Participation in Missouri’s school choice program has ballooned nearly 10% since its inaugural year – but parents and patrons need to know there’s still plenty of room for them to jump in.
While 1,361 “MOScholars” scholarships were awarded in the program’s first year, already this year 1,487 scholarships have been awarded – and the current cycle continues through the end of January 2024, so that total will only grow.
And that’s for a program that’s in its infancy, is limited in geography, and doesn’t have much marketing money behind it.
State Treasurer Vivek Malek has been beating the bushes to tell parents about MOScholars – especially in the five counties and larger cities where students are eligible for it. His office has put out public service announcements on TV and radio and digitally, and Malek has been speaking about it wherever he can.
Meanwhile, since the program is fueled by voluntary tax credits that simply redirect up to 50% of your existing state income tax liability to the scholarships, Malek has been spreading the word to businesses and individuals encouraging them to do just that.
His office wrote in a Nov. 1 press release that Malek “is deeply passionate about education and school choice.”
“Education has been the key for me to pull me where I am today,” Malek explained in an interview with The Heartlander. “And I think for anybody who wants to do good in life, education is the key.”
The MOScholars program offers current scholarships of $6,375 per eligible student for tuition at qualified schools, as well as for textbooks, tutoring and other services and equipment.
Scholarships are available to elementary or secondary school students with an approved Individualized education plan, or those whose family income does not exceed 200% of the federal poverty level, and who also reside in either St. Louis County, Jackson County, St. Charles County, Jefferson County or Clay County, or in cities anywhere in the state that surpass 30,000 in population.
Participation in MOScholars is limited to some $27 million in scholarships this year, an increase from the first-year cap of about $25 million. Once demand for the scholarships reaches the cap amount, participation by income will be limited to those earning up to 100% of the federal poverty level.
But until then, there’s a lot of cap space, with MOScholars having only given out over $9 million in the first year. That left a potential $16 million in tax credits on the table that could have been used to send students to qualified public or private schools of their choice.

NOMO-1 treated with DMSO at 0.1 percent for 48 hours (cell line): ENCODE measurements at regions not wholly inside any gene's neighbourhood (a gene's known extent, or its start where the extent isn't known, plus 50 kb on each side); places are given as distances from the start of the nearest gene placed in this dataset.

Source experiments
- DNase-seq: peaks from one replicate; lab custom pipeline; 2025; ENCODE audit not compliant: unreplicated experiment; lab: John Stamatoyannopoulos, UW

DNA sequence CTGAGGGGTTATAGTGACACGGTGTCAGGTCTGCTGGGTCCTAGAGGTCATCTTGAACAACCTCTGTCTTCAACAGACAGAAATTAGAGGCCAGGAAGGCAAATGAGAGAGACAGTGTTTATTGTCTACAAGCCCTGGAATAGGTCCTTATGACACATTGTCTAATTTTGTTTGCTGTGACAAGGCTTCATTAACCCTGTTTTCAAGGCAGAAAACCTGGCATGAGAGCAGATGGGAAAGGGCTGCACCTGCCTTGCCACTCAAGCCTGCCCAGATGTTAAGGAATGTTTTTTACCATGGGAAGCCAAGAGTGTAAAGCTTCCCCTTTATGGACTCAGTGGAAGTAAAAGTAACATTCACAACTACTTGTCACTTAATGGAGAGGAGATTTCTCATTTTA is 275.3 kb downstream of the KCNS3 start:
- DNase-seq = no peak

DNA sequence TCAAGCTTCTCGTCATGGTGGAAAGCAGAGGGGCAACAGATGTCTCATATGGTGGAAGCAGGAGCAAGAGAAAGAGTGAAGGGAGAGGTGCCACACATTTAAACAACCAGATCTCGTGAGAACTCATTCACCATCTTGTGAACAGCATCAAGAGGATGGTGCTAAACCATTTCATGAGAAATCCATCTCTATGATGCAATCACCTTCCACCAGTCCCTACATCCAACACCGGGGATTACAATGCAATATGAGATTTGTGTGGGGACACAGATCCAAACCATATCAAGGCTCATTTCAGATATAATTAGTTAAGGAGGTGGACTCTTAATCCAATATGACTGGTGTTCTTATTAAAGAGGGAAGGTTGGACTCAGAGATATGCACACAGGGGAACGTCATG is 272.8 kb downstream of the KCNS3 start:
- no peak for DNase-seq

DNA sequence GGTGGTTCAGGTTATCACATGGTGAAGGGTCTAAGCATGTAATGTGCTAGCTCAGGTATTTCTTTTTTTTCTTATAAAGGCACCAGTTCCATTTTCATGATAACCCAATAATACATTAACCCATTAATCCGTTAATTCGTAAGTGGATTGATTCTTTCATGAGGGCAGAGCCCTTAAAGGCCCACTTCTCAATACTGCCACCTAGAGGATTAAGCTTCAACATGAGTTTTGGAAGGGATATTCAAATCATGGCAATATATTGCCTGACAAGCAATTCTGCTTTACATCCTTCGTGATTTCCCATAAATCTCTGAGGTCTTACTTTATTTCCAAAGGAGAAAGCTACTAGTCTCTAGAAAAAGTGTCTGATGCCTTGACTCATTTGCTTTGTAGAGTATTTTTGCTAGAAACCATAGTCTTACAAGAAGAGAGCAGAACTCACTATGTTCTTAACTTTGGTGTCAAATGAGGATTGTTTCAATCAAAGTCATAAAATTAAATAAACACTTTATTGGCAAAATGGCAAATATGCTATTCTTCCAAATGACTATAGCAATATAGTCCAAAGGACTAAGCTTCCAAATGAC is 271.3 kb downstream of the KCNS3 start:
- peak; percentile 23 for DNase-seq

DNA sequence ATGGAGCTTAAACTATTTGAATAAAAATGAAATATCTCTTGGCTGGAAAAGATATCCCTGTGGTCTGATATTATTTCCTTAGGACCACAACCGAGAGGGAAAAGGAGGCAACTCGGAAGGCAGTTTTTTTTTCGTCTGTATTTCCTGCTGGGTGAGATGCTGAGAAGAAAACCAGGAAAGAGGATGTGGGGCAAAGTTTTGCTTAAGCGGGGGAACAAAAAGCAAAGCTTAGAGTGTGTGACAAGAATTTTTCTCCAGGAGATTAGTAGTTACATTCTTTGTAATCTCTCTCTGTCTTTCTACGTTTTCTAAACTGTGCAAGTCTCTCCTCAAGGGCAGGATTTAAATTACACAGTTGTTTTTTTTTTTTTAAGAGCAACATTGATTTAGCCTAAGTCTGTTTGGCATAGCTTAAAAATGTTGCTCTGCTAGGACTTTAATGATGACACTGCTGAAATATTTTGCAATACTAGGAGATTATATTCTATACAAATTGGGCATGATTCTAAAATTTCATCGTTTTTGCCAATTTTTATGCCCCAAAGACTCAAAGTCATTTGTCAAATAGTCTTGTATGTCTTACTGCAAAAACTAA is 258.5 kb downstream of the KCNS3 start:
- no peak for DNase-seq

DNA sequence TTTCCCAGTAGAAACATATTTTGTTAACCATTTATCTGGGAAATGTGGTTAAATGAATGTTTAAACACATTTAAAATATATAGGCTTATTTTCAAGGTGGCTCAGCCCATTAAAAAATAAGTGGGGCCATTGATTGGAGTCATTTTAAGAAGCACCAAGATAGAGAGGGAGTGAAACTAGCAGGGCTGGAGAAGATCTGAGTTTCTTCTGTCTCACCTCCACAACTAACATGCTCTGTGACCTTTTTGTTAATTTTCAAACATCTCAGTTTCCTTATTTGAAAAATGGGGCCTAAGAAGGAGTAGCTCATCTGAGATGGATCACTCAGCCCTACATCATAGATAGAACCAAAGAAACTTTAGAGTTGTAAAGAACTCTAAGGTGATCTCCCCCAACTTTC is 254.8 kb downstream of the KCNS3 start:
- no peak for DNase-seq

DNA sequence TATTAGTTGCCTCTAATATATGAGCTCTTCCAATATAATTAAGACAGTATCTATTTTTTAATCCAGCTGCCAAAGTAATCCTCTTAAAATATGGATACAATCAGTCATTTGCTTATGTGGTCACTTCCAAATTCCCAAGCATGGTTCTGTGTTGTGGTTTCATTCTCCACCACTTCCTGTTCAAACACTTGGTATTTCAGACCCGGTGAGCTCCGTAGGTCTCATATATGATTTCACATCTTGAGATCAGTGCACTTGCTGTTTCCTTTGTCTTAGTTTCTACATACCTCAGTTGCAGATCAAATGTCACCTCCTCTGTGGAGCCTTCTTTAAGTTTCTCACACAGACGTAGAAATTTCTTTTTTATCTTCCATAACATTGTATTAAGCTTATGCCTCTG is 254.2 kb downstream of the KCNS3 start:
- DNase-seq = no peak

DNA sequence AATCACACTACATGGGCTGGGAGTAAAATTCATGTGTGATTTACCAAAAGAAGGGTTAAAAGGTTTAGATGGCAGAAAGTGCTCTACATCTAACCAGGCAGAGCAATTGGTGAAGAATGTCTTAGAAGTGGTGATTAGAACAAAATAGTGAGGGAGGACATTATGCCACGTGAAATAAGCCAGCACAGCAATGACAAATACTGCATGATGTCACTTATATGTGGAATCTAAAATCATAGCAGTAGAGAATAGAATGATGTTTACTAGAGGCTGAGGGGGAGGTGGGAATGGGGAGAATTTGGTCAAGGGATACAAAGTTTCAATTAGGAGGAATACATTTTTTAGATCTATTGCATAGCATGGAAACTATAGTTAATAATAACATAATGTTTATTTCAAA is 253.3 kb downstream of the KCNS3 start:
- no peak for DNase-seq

In short, the state’s limited school choice program has yet to reach its limits.
To do that, it’s essential that taxpayers sign up to redirect up to 50% of their state income taxes – and that eligible families apply for the scholarships through half a dozen nonprofit Educational Assistance Organizations (EAOs) that screen and award recipients.
Why has the school choice program grown so much already?
“I believe the word is getting out,” Malek says. “People are looking at it, and it is getting the traction that it needs.” Noting that many first-year scholarship recipients have re-upped this year, he adds, “I think that sends a strong message of how good the program is, that they have not fallen off after utilizing it for the first year.”
Indeed, the Herzog Tomorrow Foundation based in Smithville – one of the six EAOs handling the scholarships – reported “over an 83% renewal rate for year two by our current families.”
Even as Malek works to help the program reach its full potential, he wants to see it expanded in order to help Missouri’s children reach theirs.
“My goal is that hopefully we can make some amendments to the current statute so that every child in Missouri gets this opportunity,” he tells The Heartlander. “I would like it to be across the board in the whole state of Missouri [so] every child has the opportunity to go to a school of their choice and achieve their God-given potential.
“Hopefully the goal would be to get the state appropriations for it eventually and make it a regular school choice program, rather than just donation-based funding.
“We need to make this program strong so that we can showcase to the Legislature that there is a strong demand so that we can move in that direction. So, I’m reaching out to all big companies and corporations in Missouri and high-net-worth people, telling them what the program does and how good it is for our kids and schools.”
Eventually, Malek tells businesses, the results will show up in a more educated and energized workforce.
Moreover, the MOScholars program doesn’t take anything from public schools: The tax credits that fund MOScholars merely funnel more general tax dollars to education.
In this case, to education freedom.
Malek would ask the Legislature to eliminate the geographic restrictions on the scholarships – and to allow unused tax credit space from one year to roll over to the next, letting the program grow organically.
“First, we need to remove these geographic boundaries,” he says. “This program needs to be available to every kid across Missouri, from St. Louis to Sikeston, from Ladue to Laddonia, irrespective of the geographic confines. It needs to be available to everybody.”
And, perhaps most importantly, eligible families need to know about their newfound education freedom.